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Screening for infection in unaccompanied asylum-seeking children and young people
  1. Bhanu Williams1,
  2. Mary Boullier1,
  3. Zoe Cricks1,
  4. Allison Ward2,
  5. Ronelle Naidoo1,
  6. Amanda Williams1,
  7. Kim Robinson3,
  8. Sarah Eisen3,
  9. Jonathan Cohen3,4
  1. 1 Department of Paediatrics & Child Health, Northwick Park Hospital, London North West University Healthcare NHS Trust, Middlesex, UK
  2. 2 Community Child Health Department, Central and North West London NHS Foundation Trust, London, UK
  3. 3 Department of Paediatrics, University College London Hospitals NHS Foundation Trust, London, UK
  4. 4 UCL Great Ormond Street Institute of Child Health, London, UK
  1. Correspondence to Dr Bhanu Williams, Paediatrics & Child Health, Northwick Park Hospital, Middlesex HA13UJ, UK; bhanu.williams{at}


We aimed to evaluate a screening programme for infection in unaccompanied asylum seeking children and young people against national guidance and to described the rates of identified infection in the cohort. The audit was conducted by retrospective case note review of routinely collected, anonymised patient data from all UASC referred between January 2016 and December 2018 in two paediatric infectious diseases clinics.There were 252 individuals from 19 countries included in the study, of these 88% were male, and the median age was 17 years (range 11–18). Individuals from Afghanistan, Eritrea and Albania constituted the majority of those seen. Median time between arriving in the UK and infection screening was 6 months (IQR 4–10 months, data available on 197 UASC). There were 94% (238/252) of cases tested for tuberculosis (TB), of whom 23% (55/238) were positive, including three young people with TB disease. Of those tested for hepatitis B, 4.8% (10/210) were positive, 0.5% (1/121) were positive for hepatitis C and of 252 tested, none were positive for HIV. Of the 163 individuals who were tested for schistosomiasis, 27 were positive (16%).The majority of patients were appropriately tested for infections with a high rate of identification of treatable asymptomatic infection. Infections were of both individual and public health significance. Our findings of clinically significant rates of treatable infections in UASC highlight the importance of infection screening for all in this vulnerable patient group.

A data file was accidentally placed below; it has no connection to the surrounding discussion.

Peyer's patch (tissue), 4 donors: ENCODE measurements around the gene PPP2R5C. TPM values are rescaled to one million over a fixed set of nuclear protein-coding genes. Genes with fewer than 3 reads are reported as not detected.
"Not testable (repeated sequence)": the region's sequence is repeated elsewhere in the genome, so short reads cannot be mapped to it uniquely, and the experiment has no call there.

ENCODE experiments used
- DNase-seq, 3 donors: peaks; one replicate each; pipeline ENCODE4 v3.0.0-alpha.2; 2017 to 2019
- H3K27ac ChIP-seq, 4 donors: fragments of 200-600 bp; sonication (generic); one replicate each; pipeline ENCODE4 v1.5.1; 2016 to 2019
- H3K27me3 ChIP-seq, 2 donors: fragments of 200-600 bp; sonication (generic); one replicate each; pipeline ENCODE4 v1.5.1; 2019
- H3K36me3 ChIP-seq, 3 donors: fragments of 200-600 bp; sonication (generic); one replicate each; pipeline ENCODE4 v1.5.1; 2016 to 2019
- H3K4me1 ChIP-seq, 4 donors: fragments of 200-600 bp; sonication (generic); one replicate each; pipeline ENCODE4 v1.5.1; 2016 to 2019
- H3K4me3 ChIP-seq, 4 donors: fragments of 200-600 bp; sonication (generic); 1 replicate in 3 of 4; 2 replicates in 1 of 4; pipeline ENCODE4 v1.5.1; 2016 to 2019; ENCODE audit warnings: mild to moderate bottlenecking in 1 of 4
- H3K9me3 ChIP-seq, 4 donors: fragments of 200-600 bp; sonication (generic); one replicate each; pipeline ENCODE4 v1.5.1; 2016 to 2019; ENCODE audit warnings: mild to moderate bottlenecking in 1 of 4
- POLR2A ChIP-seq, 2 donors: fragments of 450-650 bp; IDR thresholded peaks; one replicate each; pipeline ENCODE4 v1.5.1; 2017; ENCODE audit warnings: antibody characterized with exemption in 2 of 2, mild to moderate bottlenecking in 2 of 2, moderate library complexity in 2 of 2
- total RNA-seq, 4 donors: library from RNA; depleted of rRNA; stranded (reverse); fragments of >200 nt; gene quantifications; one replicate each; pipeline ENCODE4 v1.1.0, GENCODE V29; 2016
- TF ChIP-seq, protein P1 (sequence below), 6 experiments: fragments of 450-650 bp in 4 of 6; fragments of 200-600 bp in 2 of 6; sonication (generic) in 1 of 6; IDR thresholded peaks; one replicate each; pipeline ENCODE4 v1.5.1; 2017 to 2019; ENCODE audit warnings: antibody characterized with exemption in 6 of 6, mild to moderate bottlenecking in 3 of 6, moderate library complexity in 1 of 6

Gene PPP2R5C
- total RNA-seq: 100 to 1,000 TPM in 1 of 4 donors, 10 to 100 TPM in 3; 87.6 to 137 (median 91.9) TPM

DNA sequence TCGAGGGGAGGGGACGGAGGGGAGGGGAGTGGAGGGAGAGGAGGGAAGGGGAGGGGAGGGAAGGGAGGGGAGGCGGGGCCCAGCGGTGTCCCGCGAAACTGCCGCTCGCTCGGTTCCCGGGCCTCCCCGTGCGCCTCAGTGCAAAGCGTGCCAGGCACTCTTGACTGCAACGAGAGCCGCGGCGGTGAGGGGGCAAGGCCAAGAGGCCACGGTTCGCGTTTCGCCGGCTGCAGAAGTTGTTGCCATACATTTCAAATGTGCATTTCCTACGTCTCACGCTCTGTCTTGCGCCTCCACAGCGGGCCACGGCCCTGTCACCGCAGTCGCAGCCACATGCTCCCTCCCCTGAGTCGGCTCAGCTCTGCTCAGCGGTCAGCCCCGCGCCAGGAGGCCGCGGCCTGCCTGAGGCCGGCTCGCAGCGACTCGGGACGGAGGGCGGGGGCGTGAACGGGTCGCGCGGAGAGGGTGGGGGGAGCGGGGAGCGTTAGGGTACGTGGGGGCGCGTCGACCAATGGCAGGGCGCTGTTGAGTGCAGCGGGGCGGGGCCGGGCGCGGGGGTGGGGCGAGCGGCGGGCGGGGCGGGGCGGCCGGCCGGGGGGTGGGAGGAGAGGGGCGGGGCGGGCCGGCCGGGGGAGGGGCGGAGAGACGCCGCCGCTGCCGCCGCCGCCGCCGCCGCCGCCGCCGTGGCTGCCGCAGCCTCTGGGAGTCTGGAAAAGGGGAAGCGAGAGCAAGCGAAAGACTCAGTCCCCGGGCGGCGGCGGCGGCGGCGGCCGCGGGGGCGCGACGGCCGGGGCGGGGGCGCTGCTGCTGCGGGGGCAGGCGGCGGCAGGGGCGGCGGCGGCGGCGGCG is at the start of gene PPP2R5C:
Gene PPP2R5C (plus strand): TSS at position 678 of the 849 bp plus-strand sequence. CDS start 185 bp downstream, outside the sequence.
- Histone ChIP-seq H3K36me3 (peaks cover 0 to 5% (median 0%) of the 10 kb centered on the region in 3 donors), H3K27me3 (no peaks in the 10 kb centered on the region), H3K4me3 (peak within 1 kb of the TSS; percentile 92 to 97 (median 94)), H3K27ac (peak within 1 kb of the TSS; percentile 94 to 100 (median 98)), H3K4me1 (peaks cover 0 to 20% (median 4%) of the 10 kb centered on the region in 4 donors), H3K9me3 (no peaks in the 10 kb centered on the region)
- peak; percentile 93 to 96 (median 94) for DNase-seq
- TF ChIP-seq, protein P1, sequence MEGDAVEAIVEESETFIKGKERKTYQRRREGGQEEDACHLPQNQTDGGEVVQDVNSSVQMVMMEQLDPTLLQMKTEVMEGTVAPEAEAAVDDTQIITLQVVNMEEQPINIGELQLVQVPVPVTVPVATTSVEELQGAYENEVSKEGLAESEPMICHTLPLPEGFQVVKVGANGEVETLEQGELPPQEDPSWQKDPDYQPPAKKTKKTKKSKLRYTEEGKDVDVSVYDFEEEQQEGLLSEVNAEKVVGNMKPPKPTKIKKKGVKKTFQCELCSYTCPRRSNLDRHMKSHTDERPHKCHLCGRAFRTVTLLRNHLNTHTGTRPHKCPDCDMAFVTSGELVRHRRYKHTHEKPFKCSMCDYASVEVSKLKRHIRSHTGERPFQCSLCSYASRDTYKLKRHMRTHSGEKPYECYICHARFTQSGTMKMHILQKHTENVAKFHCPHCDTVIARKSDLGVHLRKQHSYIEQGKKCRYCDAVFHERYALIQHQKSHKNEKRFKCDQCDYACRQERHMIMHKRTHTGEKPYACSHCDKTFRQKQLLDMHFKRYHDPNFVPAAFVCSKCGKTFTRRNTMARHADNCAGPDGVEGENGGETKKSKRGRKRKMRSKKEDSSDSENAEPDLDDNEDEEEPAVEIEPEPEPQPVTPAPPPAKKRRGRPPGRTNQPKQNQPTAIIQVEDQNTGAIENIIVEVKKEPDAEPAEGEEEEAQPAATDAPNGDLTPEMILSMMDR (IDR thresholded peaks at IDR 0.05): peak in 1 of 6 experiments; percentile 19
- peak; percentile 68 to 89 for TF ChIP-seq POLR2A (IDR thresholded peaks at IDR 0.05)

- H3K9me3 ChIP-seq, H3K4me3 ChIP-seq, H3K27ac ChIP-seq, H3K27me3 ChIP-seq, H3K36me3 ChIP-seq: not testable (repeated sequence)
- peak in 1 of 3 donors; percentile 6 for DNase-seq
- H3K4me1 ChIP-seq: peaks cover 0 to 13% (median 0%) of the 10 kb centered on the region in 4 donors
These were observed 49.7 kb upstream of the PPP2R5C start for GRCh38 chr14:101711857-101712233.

• adolescent health
  • children's rights
  • infectious diseases
  • tropical inf dis
  • migrant

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  • SE and JC contributed equally.

  • Contributors All authors contributed to the development of the services described. BW, SE, AmW and JC initiated this quality improvement report. All authors contributed to data collection. BW, SE, MB and JC analysed data and wrote the draft manuscript. All authors reviewed and made subsequent meaningful contributions to the manuscript. SE is guarantor for the manuscript.

  • Funding The authors have not declared a specific grant for this research from any funding agency in the public, commercial or not-for-profit sectors.

  • Competing interests None declared.

  • Patient consent for publication Not required.

  • Provenance and peer review Not commissioned; externally peer reviewed.